In many ways, using a tablet or smartphone at work beats a rigid desktop computer.
The portability of mobile devices makes it easier to perform tasks from anywhere -- the lunchroom, a co-worker's desk, at home, even in the car. Plus, it's way more convenient to be able to access work and personal emails, files and apps on one device.
A recent study showed that almost 60% of employees bring some type of mobile device into the workplace. The act has become so commonplace that it now has its own acronym: BYOD (bring your own device).
By the end of this year, the number of mobile devices (mostly mobile phones) in the workplace is expected to reach 350 million globally. A whopping 57% of full-time employees are already using mobile devices for work-related tasks -- half of which is unmonitored, unmanaged BYOD activity.
We love our toys, but mixing business with recreation presents huge headaches for the IT workers responsible for keeping company data secure and knowing who has which apps (and why and where). Workers who innocently hook up devices to company networks, download applications, access email and connect to private Wi-Fi networks can cause major disruptions.
According to the Ponemon Institute, 6 out of 10 security breaches were traced back to mobile devices. Attackers try to pick on the easiest targets first, which is why Apple and Google have to be constantly on the lookout for malware infecting their app stores.
Businesses must have policies and security measures in place to protect their data. In 2009, the U.S. government enacted the Health Information Technology for Clinical Health Act (HITECH), which requires health care companies to notify patients if they have had their health records compromised. Similar acts were also put in place in the financial industry.
Companies of all shapes and sizes need to protect themselves with a mobile device management (MDM) policy when users are allowed to bring and use their own devices. It's no surprise that the MDM market is expected to reach $120 billion by 2017 with a compound annual growth rate of 15%.
Citrix (Nasdaq: CTXS) is positioned to capture a nice chunk of that market.
Recognizing that the BYOD trend is also significantly affecting where people work and how offices will take shape in the future, Citrix has coined the term "mobile workstyles" and that "work should be something people do, not a place people go."
A recent survey conducted by Citrix among 1,900 senior IT staff in 19 countries showed that their wants, needs and desires are certainly aligned with these frontline executives.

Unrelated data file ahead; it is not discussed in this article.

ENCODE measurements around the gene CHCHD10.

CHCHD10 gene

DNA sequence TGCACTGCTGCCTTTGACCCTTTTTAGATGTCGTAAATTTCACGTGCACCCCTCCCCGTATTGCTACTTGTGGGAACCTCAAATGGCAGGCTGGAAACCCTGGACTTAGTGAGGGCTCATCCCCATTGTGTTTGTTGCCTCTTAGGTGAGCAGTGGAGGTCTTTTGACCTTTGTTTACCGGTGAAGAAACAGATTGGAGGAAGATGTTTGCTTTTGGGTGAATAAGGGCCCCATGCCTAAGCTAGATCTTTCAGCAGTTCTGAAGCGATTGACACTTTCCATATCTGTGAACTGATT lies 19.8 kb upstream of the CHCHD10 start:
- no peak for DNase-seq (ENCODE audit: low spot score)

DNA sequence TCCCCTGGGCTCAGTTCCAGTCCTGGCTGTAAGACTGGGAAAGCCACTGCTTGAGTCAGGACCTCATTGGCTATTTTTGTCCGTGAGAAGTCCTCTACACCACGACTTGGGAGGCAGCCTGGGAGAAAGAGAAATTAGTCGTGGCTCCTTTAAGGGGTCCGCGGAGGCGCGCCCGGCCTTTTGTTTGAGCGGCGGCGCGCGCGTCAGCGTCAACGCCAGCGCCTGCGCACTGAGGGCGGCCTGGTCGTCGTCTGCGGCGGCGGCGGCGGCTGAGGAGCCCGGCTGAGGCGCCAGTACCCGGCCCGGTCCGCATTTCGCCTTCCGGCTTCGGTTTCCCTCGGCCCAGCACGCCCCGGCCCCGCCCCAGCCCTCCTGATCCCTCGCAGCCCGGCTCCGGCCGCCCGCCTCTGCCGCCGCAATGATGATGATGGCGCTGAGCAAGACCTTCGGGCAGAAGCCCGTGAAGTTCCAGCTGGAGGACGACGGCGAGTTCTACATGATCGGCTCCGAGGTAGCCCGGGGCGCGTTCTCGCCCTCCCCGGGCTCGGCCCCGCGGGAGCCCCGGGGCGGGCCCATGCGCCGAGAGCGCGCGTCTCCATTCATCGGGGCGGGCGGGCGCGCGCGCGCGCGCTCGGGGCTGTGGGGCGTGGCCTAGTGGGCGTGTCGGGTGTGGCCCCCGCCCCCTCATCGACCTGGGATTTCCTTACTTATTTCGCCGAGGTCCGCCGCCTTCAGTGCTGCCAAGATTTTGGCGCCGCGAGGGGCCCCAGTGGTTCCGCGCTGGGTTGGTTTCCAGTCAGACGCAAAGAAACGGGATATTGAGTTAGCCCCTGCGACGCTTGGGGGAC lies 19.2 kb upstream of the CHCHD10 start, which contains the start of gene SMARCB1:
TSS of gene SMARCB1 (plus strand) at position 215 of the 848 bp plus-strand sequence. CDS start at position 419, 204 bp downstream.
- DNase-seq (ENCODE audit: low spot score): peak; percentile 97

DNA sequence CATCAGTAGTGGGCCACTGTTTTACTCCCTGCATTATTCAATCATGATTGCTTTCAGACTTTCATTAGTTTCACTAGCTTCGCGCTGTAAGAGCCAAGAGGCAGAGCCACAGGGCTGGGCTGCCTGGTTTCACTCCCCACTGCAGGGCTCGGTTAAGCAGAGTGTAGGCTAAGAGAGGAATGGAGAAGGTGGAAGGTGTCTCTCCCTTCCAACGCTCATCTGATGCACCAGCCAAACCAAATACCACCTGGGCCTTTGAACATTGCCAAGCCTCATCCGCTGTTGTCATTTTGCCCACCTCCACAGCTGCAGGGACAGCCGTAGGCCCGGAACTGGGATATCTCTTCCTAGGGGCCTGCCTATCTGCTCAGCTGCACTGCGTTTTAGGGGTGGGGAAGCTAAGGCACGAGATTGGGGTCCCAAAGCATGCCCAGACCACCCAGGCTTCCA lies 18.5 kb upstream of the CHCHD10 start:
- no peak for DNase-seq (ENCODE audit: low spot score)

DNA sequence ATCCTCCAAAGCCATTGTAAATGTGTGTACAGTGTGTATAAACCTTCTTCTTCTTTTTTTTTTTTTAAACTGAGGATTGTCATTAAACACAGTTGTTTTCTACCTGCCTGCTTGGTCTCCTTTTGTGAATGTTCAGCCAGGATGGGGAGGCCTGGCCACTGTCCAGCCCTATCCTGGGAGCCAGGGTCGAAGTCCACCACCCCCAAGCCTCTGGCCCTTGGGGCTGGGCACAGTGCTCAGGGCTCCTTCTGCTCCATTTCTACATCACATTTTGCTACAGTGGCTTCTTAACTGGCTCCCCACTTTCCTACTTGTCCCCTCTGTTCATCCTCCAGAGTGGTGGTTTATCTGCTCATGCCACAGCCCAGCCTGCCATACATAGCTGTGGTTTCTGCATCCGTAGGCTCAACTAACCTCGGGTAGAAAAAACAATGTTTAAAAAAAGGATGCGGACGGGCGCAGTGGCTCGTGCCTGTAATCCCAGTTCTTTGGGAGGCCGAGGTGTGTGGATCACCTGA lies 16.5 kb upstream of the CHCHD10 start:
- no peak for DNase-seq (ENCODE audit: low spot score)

• Five of every six respondents (83%) said they had no problems with implementing a BYOD policy to manage mobility in the workplace.
• More than half (55%) said they now actively accommodate and encourage the use of personal mobile devices for work purposes.
• Respondents ranked the biggest benefits of BYOD as greater flexibility (65%) and productivity (62%), reduced commuting time (61%) and enhanced work/life balance (55%).
• More than three-quarters of respondents (76%) were happy to reimburse employees to some degree for their devices.
• Four out of five enterprises (80%) that have BYOD in place said they have derived cost benefits.
Around the globe, businesses are expected to continue to embrace BYOD: An estimated 25% of companies already do, and that figure could climb to 83% by 2016.
Citrix has adopted a broad range of strategies that allow organizations to customize their MDM solutions. According to market research firm Gartner, the level of integration and the potential for application diversification offered by Citrix is "carving out a unique space for itself among other solution providers."
The Santa Clara, Calif.-based company acquired Zenprise back in January and established XenMobile, integrating the brand with a number of other solutions, including data sharing, mobile and Web application management, network management, and desktop and application virtualization.
Although Zenprise saw significant growth in 2012, it struggled compared to its competitors. However, Gartner expects accelerated growth and user awareness next year, and it projects Citrix as a market leader, along with privately owned AirWatch and MobileIron.
In 2014, revenue from MDM licensing is expected to grow to $1.6 billion from $784 million two years ago, according to Gartner. Citrix posted revenue last year of $2.6 billion. During its most recent quarter, total operating expenses grew in line with total net revenues as both were up 11% relative to the year-ago quarter.
After falling 19% over the past month, Citrix is considered by many analysts to be a bargain at its current price of around $56 a share. I agree, and I share their expectations of a bull market in Citrix's future.
Risks to Consider: The stock may see additional volatility as the global economy smooths out. There is the chance that companies won't adopt BYOD practices as quickly as expected.
Action to Take --> With a strong MDM pipeline and a continued focus on solutions for a growing BYOD trend, Citrix is well positioned heading into 2014. While filling a niche in the industry, it is a good choice for a well-diversified portfolio at less than $56 a share.